Iwrite Pioneer
                        Interesting.

                        Then, when a business makes a claim about the product or service they offer there is an expectation that it will do what says. But the claim needs to have a level of believability to it. The trust building has already started. Retailers and restaurants have understood this, which is why they invest in designing a look that helps convey this - even before you make a purchase you have a feel for the quality based on the look.

                        Now, this may not be true for everyone but in general it is.

                         

                      • Re: How can I trust what you are saying?
                        MKTG.com.au Adventurer
                        This is a big toughie.

                        I think the problem exists as some bad apples have fallen into the industry (as they do in every industry) and done some dodgy things and it makes the rest of us (who are NOT like those bad apples) have a cloud over our heads unnecessarily. We cant make everyone trust us and I don't think any industry these days has a nice blanket of trust covering them. My personal method is to be very honest and upfront in all my business dealings. The way I gain trust is by satisfying my clients and really impressing them with degrees of results and not big noting myself from the start and then under delivering (guaranteed to jack anyone off). I also make sure everyone I work with is qualified and experienced to hold their position so they don't let me down and I in turn minimise the risk in letting my clients down. Overall, trust is earned, it should never be assumed.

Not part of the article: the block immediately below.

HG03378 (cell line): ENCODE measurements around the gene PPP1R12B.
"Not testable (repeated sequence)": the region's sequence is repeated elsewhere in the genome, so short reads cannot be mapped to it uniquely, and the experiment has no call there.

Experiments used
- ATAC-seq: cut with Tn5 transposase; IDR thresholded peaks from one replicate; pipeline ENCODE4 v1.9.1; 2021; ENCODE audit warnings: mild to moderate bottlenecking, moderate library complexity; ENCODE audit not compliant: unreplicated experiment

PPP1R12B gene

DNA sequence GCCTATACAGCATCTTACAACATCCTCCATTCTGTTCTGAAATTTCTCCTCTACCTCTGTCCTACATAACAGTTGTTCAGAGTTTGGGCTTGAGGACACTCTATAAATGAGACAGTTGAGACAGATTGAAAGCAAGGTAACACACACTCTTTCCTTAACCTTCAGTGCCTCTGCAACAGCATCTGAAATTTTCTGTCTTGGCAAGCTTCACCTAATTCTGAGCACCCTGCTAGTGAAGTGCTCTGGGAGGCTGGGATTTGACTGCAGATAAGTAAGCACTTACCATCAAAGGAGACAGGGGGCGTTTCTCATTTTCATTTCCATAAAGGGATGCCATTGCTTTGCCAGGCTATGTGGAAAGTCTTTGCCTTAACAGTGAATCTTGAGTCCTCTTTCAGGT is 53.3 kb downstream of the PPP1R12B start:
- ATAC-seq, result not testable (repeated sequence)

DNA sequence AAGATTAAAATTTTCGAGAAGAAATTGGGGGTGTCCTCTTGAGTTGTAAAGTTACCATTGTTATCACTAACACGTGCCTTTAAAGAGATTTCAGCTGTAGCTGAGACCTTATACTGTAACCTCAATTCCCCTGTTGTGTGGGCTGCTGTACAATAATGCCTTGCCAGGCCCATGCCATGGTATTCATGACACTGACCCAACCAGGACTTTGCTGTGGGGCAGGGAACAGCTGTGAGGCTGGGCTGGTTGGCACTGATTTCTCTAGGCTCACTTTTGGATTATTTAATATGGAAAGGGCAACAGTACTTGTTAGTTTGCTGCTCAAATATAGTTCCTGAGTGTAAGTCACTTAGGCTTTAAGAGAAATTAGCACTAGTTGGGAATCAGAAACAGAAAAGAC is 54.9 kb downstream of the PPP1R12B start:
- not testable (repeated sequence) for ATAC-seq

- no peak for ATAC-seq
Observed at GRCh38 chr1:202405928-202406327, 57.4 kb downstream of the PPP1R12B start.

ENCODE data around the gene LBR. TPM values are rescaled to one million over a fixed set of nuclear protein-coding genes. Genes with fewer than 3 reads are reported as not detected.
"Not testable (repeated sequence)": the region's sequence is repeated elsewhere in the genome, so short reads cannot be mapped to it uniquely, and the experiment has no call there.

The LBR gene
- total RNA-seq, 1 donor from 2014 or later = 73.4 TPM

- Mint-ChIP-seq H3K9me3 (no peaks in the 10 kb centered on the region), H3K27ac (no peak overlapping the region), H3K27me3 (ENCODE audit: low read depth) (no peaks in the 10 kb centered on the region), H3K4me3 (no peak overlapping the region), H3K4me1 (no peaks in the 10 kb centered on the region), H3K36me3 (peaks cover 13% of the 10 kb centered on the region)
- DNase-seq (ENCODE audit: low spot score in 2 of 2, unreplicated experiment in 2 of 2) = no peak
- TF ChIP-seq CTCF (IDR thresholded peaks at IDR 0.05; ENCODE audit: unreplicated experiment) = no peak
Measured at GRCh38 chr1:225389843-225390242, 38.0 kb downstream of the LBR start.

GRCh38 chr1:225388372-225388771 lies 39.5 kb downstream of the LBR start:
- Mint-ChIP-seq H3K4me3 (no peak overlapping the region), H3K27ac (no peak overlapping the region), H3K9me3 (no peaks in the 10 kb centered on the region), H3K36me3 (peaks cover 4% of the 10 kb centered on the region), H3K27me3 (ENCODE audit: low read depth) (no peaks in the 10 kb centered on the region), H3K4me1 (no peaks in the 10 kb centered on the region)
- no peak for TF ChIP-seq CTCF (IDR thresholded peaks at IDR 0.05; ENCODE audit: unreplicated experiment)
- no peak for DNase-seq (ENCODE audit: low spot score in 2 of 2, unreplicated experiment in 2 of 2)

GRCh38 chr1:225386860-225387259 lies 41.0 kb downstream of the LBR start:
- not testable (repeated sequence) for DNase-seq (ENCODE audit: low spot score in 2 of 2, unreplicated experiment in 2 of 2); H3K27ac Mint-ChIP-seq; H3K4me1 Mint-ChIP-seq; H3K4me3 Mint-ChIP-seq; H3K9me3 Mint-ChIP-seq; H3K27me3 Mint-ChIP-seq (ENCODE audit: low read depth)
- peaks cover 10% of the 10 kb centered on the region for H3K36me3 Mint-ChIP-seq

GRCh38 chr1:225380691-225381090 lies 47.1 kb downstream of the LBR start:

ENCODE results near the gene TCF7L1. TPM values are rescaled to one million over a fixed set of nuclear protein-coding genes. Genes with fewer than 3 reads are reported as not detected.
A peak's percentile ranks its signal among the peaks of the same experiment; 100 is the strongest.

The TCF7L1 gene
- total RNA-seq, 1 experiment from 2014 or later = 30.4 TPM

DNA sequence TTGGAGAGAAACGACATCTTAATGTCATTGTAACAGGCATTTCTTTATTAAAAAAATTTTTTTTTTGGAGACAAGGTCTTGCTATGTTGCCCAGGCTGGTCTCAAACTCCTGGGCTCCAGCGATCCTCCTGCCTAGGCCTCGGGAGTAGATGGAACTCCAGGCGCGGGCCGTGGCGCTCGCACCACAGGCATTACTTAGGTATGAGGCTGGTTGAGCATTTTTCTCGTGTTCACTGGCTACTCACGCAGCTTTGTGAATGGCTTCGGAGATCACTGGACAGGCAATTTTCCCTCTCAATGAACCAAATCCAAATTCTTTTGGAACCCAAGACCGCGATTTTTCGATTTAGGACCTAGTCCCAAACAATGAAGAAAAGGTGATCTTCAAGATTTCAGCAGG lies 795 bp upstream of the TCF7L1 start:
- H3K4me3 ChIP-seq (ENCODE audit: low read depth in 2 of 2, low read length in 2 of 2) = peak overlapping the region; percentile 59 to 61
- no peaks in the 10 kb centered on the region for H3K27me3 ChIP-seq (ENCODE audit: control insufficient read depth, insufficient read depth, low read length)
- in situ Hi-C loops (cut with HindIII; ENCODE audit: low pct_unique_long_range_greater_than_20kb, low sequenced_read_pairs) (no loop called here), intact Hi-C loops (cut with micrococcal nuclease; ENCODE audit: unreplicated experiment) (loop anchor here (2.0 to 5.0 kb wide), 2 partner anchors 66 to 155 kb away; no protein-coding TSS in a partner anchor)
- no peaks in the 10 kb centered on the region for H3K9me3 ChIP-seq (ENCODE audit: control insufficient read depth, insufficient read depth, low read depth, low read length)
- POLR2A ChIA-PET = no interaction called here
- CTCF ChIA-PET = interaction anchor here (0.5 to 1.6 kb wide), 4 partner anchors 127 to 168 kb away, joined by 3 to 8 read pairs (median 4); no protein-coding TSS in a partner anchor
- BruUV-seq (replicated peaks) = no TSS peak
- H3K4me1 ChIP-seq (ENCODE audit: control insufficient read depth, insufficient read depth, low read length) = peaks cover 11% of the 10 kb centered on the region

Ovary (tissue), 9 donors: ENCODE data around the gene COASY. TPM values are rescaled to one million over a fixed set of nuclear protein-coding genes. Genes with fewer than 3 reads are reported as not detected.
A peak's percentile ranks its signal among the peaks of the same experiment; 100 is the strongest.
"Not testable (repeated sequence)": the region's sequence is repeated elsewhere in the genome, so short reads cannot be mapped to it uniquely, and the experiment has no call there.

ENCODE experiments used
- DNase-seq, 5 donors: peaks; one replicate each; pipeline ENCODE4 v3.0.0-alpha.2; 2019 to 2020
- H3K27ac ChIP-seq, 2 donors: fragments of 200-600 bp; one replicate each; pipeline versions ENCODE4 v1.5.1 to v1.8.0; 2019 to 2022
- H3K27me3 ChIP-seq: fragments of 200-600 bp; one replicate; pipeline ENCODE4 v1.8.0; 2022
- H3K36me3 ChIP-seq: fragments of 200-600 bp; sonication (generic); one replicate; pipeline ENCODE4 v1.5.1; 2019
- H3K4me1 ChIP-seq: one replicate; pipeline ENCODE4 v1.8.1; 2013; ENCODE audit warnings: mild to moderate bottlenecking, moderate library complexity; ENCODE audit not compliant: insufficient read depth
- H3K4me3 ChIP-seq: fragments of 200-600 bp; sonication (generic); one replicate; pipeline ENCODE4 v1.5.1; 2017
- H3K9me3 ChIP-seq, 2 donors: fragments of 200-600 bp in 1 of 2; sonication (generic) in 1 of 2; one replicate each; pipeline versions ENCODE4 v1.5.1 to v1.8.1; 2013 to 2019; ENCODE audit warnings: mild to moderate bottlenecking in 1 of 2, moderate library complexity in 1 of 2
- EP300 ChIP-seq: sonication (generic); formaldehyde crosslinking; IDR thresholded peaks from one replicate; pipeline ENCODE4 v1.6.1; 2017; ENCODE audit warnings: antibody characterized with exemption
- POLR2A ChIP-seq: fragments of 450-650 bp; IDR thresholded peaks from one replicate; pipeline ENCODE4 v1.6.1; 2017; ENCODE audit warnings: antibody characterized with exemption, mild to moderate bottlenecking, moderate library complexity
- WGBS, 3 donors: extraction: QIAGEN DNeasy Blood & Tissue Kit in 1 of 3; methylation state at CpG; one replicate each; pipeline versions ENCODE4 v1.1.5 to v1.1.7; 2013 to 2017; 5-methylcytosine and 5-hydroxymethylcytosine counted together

PS: on a lighter note, its nice to discuss topics with other professionals :)
                          • Re: How can I trust what you are saying?
                            Iwrite Pioneer
                            I agree.

                            I think an instant messaging feature would be a cool tool to add to this site!